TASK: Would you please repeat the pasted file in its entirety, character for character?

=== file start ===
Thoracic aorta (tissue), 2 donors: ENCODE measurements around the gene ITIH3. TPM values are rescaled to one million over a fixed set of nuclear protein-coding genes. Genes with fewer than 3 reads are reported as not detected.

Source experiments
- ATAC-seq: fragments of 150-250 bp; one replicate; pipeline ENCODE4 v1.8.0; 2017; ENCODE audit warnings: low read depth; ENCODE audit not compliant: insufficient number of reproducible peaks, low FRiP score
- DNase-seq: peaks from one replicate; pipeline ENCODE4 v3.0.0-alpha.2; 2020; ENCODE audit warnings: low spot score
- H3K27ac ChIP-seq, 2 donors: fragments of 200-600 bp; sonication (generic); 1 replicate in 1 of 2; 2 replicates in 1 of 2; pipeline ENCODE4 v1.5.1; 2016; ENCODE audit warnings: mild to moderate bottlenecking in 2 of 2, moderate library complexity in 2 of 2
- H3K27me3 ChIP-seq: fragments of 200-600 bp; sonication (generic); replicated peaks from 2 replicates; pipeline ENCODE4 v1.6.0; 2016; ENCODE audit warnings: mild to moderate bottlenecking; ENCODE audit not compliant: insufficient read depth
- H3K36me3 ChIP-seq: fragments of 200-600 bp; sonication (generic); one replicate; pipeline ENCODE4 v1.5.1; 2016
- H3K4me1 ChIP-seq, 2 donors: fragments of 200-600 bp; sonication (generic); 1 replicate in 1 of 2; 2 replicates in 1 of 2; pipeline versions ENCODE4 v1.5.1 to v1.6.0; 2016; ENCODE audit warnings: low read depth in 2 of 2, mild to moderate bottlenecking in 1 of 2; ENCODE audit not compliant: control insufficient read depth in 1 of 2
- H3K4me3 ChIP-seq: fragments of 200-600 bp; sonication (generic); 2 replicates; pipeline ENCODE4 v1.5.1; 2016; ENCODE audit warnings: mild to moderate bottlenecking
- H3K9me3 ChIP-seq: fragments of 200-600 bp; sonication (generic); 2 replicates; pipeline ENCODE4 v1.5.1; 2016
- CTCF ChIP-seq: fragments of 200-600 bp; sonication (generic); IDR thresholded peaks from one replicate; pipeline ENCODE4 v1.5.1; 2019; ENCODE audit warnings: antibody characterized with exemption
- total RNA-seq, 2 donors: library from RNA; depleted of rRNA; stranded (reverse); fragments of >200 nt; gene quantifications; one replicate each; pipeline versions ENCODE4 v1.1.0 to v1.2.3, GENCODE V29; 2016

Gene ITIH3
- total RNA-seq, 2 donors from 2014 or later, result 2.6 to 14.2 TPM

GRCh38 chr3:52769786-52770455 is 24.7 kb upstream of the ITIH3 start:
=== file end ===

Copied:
Thoracic aorta (tissue), 2 donors: ENCODE measurements around the gene ITIH3. TPM values are rescaled to one million over a fixed set of nuclear protein-coding genes. Genes with fewer than 3 reads are reported as not detected.

Source experiments
- ATAC-seq: fragments of 150-250 bp; one replicate; pipeline ENCODE4 v1.8.0; 2017; ENCODE audit warnings: low read depth; ENCODE audit not compliant: insufficient number of reproducible peaks, low FRiP score
- DNase-seq: peaks from one replicate; pipeline ENCODE4 v3.0.0-alpha.2; 2020; ENCODE audit warnings: low spot score
- H3K27ac ChIP-seq, 2 donors: fragments of 200-600 bp; sonication (generic); 1 replicate in 1 of 2; 2 replicates in 1 of 2; pipeline ENCODE4 v1.5.1; 2016; ENCODE audit warnings: mild to moderate bottlenecking in 2 of 2, moderate library complexity in 2 of 2
- H3K27me3 ChIP-seq: fragments of 200-600 bp; sonication (generic); replicated peaks from 2 replicates; pipeline ENCODE4 v1.6.0; 2016; ENCODE audit warnings: mild to moderate bottlenecking; ENCODE audit not compliant: insufficient read depth
- H3K36me3 ChIP-seq: fragments of 200-600 bp; sonication (generic); one replicate; pipeline ENCODE4 v1.5.1; 2016
- H3K4me1 ChIP-seq, 2 donors: fragments of 200-600 bp; sonication (generic); 1 replicate in 1 of 2; 2 replicates in 1 of 2; pipeline versions ENCODE4 v1.5.1 to v1.6.0; 2016; ENCODE audit warnings: low read depth in 2 of 2, mild to moderate bottlenecking in 1 of 2; ENCODE audit not compliant: control insufficient read depth in 1 of 2
- H3K4me3 ChIP-seq: fragments of 200-600 bp; sonication (generic); 2 replicates; pipeline ENCODE4 v1.5.1; 2016; ENCODE audit warnings: mild to moderate bottlenecking
- H3K9me3 ChIP-seq: fragments of 200-600 bp; sonication (generic); 2 replicates; pipeline ENCODE4 v1.5.1; 2016
- CTCF ChIP-seq: fragments of 200-600 bp; sonication (generic); IDR thresholded peaks from one replicate; pipeline ENCODE4 v1.5.1; 2019; ENCODE audit warnings: antibody characterized with exemption
- total RNA-seq, 2 donors: library from RNA; depleted of rRNA; stranded (reverse); fragments of >200 nt; gene quantifications; one replicate each; pipeline versions ENCODE4 v1.1.0 to v1.2.3, GENCODE V29; 2016

Gene ITIH3
- total RNA-seq, 2 donors from 2014 or later, result 2.6 to 14.2 TPM

GRCh38 chr3:52769786-52770455 is 24.7 kb upstream of the ITIH3 start: